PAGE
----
During the 1960s, there was no OPEC and gasoline prices were pretty much the same, month in and month out. If prices climbed over 36 cents a gallon, consumers weren't very happy.
Could we be entering a similar pricing environment in the 21st century? Using an inflation calculator, we determined that 36 cents in 1966 is the equivalent of $2.71 today. So gasoline in most places is a lot cheaper than it was 50 years ago.
Today, the national average price of self-serve regular is $2.21 a gallon, according to the AAA Fuel Gauge Survey. That's the same as it was a week ago. It's also the same price as a month ago.
However, it is three cents a gallon more than at this time a year ago. For most of the year, 2016 gasoline prices have stayed well below the year-over-year price.
Prices should be lower
Many analysts think prices at the pump should be lower than they are, since the summer driving season has ended and stations have switched over the cheaper winter blend gasoline. The main reason the price decline has stalled has to do with the price of oil. It's remained just under $50 a barrel in recent weeks, higher than the going price 12 months ago.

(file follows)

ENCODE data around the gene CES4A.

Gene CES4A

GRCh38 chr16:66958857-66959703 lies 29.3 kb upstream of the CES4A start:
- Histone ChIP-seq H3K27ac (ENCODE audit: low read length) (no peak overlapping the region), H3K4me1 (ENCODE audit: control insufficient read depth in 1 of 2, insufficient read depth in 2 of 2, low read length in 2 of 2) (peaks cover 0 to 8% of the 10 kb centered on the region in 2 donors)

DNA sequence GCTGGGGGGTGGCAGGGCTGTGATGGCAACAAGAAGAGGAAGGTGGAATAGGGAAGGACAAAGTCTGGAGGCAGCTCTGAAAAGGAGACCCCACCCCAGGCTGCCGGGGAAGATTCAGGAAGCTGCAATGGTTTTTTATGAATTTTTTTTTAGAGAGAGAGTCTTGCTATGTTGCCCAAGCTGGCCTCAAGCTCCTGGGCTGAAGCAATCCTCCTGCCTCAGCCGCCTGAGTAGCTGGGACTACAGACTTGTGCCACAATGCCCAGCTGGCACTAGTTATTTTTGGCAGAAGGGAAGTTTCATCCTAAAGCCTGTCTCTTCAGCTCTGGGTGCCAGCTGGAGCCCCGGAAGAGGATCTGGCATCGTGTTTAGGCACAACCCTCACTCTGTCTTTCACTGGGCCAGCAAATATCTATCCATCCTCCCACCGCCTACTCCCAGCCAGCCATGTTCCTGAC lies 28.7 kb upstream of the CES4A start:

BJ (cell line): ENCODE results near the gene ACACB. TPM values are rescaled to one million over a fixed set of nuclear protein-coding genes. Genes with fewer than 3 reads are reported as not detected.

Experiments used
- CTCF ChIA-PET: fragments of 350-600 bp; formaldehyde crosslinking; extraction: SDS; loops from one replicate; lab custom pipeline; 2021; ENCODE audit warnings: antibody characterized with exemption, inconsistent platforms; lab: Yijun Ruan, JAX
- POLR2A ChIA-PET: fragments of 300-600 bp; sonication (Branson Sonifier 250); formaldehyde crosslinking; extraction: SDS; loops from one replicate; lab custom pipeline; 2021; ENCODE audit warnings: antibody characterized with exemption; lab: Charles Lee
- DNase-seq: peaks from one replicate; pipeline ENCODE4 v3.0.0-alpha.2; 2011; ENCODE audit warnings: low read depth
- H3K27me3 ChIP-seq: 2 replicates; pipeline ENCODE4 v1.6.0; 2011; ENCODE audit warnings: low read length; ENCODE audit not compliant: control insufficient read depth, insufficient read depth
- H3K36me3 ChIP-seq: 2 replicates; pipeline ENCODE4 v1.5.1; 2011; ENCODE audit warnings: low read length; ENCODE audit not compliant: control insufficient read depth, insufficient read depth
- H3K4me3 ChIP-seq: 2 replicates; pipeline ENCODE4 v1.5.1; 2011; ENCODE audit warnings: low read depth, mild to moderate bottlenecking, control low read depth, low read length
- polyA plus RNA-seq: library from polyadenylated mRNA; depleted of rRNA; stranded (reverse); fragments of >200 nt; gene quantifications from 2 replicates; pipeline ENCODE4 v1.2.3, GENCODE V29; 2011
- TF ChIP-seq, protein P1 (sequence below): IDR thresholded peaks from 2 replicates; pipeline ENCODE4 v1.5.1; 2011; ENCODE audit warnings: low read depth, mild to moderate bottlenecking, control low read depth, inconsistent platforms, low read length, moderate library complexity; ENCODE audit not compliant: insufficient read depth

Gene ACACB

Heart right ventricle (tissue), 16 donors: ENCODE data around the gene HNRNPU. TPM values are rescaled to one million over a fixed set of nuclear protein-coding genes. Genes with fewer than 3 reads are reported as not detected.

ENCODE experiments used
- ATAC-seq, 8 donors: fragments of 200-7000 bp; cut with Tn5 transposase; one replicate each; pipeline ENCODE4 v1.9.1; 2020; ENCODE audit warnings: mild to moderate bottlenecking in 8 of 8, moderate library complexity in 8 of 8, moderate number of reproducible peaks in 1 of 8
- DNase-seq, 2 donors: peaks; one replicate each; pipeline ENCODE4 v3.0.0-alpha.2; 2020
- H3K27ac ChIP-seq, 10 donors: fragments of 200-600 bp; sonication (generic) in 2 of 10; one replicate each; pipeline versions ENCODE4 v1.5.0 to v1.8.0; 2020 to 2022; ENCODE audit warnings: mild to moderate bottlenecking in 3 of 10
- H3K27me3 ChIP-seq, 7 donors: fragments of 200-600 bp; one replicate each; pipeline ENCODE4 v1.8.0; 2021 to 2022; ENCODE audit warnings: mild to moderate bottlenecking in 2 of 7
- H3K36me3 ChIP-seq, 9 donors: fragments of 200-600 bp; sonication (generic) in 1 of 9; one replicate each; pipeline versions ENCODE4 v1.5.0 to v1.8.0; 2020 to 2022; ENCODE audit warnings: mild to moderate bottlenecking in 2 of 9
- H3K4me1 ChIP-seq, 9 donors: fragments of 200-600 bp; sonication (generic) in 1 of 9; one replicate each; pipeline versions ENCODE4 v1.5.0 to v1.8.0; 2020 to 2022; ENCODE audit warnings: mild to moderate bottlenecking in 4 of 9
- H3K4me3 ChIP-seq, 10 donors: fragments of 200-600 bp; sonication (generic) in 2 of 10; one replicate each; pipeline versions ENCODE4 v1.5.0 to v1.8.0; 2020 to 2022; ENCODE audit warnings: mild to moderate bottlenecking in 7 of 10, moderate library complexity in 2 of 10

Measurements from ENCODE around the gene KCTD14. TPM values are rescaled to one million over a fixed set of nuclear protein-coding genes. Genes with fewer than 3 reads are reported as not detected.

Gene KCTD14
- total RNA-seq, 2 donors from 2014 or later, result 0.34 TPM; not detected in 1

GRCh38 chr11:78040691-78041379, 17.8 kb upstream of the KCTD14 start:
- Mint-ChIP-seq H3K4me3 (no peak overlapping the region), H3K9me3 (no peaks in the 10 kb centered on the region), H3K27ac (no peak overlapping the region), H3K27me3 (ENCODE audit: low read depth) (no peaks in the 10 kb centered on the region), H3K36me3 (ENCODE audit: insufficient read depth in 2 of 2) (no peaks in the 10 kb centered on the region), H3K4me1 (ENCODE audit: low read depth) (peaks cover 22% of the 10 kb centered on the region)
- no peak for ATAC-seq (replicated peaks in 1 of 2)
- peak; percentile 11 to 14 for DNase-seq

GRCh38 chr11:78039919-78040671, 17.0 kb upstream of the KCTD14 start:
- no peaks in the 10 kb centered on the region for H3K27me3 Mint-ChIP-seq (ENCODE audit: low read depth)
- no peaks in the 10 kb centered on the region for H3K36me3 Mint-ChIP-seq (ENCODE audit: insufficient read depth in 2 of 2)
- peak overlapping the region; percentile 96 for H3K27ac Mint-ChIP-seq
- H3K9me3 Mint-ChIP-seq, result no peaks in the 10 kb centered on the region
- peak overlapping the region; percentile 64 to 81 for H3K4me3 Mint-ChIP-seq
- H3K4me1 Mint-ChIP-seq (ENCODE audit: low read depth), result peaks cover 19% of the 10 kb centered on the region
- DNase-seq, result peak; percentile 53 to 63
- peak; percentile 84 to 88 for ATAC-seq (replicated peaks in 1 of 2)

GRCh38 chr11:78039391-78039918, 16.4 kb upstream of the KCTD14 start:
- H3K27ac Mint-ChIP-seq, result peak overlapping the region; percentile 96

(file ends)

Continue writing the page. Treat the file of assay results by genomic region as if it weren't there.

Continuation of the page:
“Drivers may continue to see prices wobble up and down as traders speculate on the possibility of OPEC countries developing an output agreement over the next month,” AAA said in a release. “Additionally, planned and unplanned refinery maintenance continues across the United States and may result in regional fluctuations in gas prices.”
But just how reasonable an assumption is OPEC agreeing to limit production to raise oil prices? Saudi Arabia's calculated strategy of driving down oil prices as a weapon against U.S. shale producers has painted the cartel into a corner. Many members are struggling economically and can't afford to cut oil production in the short run in hopes that it will drive up prices in the long-run.
Iran and Iraq are not too keen on the idea either. Iran is just now getting its oil export business back on track after international sanctions were lifted. Iraq needs oil revenue to wage its fight against ISIS. Getting all parties to agree to limit production, and not cheat, may be a tall order. If it can't be done, then the oil glut remains and consumers will continue to pay the equivalent of 1960s gasoline prices -- maybe even 1950s prices.
Drivers in Missouri and Oklahoma are paying an average of $1.99 a gallon for gasoline. Even in the most expensive state for gasoline, Hawaii, the average price is still under $3 a gallon.